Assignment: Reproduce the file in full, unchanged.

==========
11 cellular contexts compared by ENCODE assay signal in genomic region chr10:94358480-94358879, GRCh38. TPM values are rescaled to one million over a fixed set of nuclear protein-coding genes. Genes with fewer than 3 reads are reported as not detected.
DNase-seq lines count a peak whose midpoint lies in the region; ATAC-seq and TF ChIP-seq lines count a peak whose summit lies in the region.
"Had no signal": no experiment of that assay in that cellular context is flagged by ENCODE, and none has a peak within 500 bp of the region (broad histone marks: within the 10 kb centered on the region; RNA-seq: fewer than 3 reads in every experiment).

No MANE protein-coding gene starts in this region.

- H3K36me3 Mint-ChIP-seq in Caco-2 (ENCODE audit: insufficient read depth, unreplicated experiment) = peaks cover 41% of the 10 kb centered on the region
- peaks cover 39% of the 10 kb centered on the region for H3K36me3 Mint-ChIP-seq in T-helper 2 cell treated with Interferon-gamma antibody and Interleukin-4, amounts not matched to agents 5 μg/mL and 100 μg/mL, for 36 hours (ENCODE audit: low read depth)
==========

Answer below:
11 cellular contexts compared by ENCODE assay signal in genomic region chr10:94358480-94358879, GRCh38. TPM values are rescaled to one million over a fixed set of nuclear protein-coding genes. Genes with fewer than 3 reads are reported as not detected.
DNase-seq lines count a peak whose midpoint lies in the region; ATAC-seq and TF ChIP-seq lines count a peak whose summit lies in the region.
"Had no signal": no experiment of that assay in that cellular context is flagged by ENCODE, and none has a peak within 500 bp of the region (broad histone marks: within the 10 kb centered on the region; RNA-seq: fewer than 3 reads in every experiment).

No MANE protein-coding gene starts in this region.

- H3K36me3 Mint-ChIP-seq in Caco-2 (ENCODE audit: insufficient read depth, unreplicated experiment) = peaks cover 41% of the 10 kb centered on the region
- peaks cover 39% of the 10 kb centered on the region for H3K36me3 Mint-ChIP-seq in T-helper 2 cell treated with Interferon-gamma antibody and Interleukin-4, amounts not matched to agents 5 μg/mL and 100 μg/mL, for 36 hours (ENCODE audit: low read depth)